The search software you use will often dictate the user interface for searching. If you update your content frequently, be sure that your search engine's indexing is done at least daily. Also be sure that your readers understand exactly what content is being searched: the entire Web site or just a subsection? If your site is complex you may wish to offer readers a pop-up menu that lists the areas of your site and allows them to limit their search to a specific area. And make sure that the results page also matches the graphic design of the site.
Site Design: Content Break Down (Contact information and user feedback)

  The Web is a bidirectional medium — people expect to be able to send you comments, questions, and suggestions. Always provide at least one link to an email address in a prominent location in your site. You can request user information and feedback using Web page forms and then use a database to store and analyze their input.

  The logistical and support staff implications of creating a popular Web site are often overlooked until a crisis develops. Rolling out a new, heavily trafficked Web site is like suddenly adding a second front door to your enterprise. Who will greet the people who come flooding in? Who will answer their questions about your organization and its products and services? Who will collect and analyze the information you receive from your readers? Before you add this functionality to your Web pages, be sure you have an infrastructure in place to handle the fruits of your success.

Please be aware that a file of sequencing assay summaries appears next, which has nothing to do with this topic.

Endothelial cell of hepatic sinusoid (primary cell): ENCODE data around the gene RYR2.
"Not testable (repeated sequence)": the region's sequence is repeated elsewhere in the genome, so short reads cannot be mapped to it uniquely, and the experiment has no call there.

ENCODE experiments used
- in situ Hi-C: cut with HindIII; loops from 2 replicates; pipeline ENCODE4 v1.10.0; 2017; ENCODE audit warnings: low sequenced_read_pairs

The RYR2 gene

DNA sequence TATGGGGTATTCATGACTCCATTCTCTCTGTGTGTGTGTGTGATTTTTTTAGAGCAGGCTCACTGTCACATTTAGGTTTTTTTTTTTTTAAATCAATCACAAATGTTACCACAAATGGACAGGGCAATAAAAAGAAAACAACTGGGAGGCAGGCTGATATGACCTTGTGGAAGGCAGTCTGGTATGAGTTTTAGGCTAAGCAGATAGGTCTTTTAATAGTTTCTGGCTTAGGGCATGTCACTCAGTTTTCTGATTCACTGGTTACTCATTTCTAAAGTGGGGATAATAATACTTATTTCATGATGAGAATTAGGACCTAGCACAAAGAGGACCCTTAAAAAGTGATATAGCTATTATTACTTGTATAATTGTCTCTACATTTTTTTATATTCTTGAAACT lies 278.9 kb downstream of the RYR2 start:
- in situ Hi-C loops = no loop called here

Site Design: Content Break Down (FAQ pages)

  The Web and other Internet-based media have evolved a unique institution, the FAQ or "frequently asked questions" page, where the most commonly asked questions from users are listed along with answers. FAQ pages are ideal for Web sites designed to provide support and information to a working group within an institution or to a professional or trade group that maintains a central office staff. Most questions from new users have been asked and answered many times before. A well-designed FAQ page can improve users' understanding of the information and services offered and reduce demands on your support staff.
Site Design: Content Break Down (Custom Server Error Pages)

  Most Web users are familiar with the "404 error, file not found" screens that pop up on the screen when a Web server is unable to locate a page. The file may be missing because the author has moved or deleted it, or the reader may simply have typed or copied the URL of the page incorrectly. One mark of a really polished Web site is custom-designed and useful error and server message pages. Most standard error screens are generic, ugly, and uninformative. A well-designed error screen should be consistent with the graphic look and feel of the rest of the Web site. The page should offer some likely explanations for the error, suggest alternatives, and provide links to the local home page, site index, or search page.